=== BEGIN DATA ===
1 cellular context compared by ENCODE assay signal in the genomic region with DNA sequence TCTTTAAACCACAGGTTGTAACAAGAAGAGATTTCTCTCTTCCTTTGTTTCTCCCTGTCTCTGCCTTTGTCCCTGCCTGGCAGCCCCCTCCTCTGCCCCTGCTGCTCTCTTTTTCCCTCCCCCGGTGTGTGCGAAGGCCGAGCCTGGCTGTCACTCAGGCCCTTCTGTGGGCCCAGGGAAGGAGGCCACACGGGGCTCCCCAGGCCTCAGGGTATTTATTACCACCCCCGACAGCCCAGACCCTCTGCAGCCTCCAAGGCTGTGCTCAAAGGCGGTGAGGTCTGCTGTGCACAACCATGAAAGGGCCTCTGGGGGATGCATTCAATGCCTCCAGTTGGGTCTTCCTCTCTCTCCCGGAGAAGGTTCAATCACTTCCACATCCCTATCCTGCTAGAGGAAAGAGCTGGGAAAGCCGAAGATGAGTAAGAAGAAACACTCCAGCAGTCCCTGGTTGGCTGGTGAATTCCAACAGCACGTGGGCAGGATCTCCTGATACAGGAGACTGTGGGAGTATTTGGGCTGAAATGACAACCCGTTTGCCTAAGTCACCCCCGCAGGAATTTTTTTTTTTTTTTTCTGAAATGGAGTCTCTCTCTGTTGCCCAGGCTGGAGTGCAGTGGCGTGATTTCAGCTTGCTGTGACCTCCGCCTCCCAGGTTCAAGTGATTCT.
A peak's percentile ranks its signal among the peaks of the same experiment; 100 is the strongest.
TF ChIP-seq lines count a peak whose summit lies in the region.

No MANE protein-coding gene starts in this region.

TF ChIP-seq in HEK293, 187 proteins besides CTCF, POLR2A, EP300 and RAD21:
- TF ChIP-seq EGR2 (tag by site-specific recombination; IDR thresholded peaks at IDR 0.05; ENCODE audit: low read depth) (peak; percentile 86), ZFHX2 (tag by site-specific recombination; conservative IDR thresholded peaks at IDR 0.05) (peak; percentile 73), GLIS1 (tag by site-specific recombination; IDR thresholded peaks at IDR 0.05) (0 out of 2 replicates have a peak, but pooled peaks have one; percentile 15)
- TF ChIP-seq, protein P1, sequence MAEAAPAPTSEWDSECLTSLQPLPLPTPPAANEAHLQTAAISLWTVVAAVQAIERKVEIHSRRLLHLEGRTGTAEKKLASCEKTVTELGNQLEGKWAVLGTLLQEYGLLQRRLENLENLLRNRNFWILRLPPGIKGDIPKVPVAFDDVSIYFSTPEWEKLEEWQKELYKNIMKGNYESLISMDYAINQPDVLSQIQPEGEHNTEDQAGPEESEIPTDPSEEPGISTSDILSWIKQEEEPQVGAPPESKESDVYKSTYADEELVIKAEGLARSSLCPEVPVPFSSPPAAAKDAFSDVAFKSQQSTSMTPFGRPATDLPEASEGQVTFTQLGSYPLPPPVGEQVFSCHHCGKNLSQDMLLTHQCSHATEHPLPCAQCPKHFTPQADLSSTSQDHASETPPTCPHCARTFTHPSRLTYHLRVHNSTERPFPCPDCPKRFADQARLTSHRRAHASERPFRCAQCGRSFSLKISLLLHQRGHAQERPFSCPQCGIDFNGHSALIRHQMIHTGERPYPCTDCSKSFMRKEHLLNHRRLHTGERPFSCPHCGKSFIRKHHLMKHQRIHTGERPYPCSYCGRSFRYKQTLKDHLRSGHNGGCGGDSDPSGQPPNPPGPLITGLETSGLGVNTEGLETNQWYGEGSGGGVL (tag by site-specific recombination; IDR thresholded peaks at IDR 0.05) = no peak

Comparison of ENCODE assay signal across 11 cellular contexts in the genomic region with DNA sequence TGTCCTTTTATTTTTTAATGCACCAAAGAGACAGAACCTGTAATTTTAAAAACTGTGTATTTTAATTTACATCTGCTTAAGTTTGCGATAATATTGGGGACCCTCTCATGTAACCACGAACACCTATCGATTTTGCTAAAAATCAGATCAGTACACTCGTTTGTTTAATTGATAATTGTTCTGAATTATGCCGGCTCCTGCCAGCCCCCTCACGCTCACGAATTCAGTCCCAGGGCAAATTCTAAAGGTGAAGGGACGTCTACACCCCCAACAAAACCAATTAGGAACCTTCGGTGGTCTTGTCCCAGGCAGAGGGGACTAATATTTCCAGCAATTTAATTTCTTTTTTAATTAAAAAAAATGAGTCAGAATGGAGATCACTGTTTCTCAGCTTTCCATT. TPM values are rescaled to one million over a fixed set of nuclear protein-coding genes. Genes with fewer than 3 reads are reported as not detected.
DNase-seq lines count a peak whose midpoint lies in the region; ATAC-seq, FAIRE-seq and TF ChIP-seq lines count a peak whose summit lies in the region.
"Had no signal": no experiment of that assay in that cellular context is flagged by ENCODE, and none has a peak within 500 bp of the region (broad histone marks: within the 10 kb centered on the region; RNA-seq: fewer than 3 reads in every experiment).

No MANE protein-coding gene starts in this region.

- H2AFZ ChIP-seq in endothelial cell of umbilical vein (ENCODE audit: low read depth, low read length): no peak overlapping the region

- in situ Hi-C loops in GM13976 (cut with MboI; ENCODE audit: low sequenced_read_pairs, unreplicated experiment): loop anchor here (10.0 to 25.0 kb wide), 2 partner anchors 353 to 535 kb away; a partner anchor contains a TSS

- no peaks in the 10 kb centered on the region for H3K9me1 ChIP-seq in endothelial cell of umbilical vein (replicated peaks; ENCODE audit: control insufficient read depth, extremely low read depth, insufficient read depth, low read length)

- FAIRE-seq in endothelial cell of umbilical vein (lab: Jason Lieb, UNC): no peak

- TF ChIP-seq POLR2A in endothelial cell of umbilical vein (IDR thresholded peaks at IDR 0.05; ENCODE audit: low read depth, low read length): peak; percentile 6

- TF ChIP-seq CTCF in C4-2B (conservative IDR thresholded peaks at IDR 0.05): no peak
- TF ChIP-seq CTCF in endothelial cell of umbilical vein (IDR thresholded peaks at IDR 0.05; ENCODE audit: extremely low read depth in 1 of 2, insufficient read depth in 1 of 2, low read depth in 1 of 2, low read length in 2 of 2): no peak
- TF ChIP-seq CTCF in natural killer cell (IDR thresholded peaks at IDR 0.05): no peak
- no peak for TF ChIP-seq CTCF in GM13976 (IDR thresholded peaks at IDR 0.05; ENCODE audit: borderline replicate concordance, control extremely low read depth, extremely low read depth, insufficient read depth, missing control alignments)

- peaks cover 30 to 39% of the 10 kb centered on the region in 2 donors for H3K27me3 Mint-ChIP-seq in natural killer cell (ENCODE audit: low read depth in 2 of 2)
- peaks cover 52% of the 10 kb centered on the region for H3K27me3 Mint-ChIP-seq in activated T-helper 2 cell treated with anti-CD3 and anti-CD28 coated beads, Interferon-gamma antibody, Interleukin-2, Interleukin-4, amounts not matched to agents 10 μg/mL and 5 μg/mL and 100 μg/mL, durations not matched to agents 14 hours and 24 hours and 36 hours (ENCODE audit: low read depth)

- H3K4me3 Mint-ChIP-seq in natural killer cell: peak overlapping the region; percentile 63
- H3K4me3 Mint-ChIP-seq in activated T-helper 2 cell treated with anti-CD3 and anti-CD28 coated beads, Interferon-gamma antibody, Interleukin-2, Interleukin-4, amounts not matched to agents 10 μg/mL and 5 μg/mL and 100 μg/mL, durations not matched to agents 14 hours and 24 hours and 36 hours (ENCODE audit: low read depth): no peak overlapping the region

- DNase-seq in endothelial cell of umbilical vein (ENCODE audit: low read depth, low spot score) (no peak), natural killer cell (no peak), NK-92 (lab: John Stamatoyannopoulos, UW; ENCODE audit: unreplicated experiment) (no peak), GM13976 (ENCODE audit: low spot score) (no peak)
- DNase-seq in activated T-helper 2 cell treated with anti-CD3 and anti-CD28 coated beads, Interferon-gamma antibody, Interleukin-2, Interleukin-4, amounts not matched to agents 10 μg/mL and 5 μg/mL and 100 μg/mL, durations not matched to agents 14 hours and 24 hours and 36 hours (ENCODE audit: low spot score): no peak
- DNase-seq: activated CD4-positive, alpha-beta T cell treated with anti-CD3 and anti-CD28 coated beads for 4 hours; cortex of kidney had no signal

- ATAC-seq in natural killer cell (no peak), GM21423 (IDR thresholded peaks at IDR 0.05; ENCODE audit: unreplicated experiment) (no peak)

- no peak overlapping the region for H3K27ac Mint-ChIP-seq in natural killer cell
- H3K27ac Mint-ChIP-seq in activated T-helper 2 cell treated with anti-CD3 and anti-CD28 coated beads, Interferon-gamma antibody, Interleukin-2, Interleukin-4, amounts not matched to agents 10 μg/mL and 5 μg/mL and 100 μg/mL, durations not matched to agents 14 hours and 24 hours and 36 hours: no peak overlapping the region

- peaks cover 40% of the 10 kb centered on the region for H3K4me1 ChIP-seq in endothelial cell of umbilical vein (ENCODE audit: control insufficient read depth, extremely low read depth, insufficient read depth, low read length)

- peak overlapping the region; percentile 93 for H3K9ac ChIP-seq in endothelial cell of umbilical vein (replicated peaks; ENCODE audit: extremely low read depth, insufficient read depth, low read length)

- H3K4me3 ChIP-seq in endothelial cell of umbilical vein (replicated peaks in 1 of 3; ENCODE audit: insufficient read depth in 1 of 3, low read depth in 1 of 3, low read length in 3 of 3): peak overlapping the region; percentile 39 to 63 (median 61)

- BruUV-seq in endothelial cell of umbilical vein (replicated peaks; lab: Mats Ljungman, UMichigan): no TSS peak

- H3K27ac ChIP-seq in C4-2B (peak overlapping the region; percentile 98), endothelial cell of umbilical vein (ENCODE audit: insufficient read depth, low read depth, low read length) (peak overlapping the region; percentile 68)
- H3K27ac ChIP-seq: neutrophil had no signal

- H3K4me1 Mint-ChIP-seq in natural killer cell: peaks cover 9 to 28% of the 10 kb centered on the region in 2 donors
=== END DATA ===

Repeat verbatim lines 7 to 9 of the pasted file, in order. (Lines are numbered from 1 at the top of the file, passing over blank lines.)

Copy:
- TF ChIP-seq, protein P1, sequence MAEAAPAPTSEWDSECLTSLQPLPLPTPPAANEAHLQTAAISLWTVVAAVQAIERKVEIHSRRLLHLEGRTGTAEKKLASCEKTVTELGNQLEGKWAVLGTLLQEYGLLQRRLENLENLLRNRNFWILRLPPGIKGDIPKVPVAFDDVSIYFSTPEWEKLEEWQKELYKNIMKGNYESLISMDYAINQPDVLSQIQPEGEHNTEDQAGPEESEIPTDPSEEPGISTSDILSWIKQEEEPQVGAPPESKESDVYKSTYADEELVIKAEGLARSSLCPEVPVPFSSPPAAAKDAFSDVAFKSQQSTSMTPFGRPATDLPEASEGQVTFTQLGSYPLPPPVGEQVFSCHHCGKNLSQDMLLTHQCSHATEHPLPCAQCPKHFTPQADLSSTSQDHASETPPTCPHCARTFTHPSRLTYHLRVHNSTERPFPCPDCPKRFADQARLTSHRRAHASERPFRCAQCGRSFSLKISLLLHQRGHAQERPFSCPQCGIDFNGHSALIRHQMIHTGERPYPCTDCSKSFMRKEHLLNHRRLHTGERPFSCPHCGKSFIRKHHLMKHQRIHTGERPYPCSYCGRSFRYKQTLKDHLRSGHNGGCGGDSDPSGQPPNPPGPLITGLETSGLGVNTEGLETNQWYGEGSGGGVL (tag by site-specific recombination; IDR thresholded peaks at IDR 0.05) = no peak

Comparison of ENCODE assay signal across 11 cellular contexts in the genomic region with DNA sequence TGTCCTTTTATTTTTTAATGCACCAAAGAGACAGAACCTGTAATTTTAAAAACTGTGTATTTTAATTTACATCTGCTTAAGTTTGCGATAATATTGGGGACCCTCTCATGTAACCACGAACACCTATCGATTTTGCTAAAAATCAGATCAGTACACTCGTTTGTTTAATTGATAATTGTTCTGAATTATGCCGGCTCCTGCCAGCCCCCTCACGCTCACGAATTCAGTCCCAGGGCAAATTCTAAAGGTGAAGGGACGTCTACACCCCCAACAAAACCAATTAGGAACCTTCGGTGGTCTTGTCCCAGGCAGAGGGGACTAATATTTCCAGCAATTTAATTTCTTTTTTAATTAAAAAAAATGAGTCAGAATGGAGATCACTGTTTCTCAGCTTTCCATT. TPM values are rescaled to one million over a fixed set of nuclear protein-coding genes. Genes with fewer than 3 reads are reported as not detected.
DNase-seq lines count a peak whose midpoint lies in the region; ATAC-seq, FAIRE-seq and TF ChIP-seq lines count a peak whose summit lies in the region.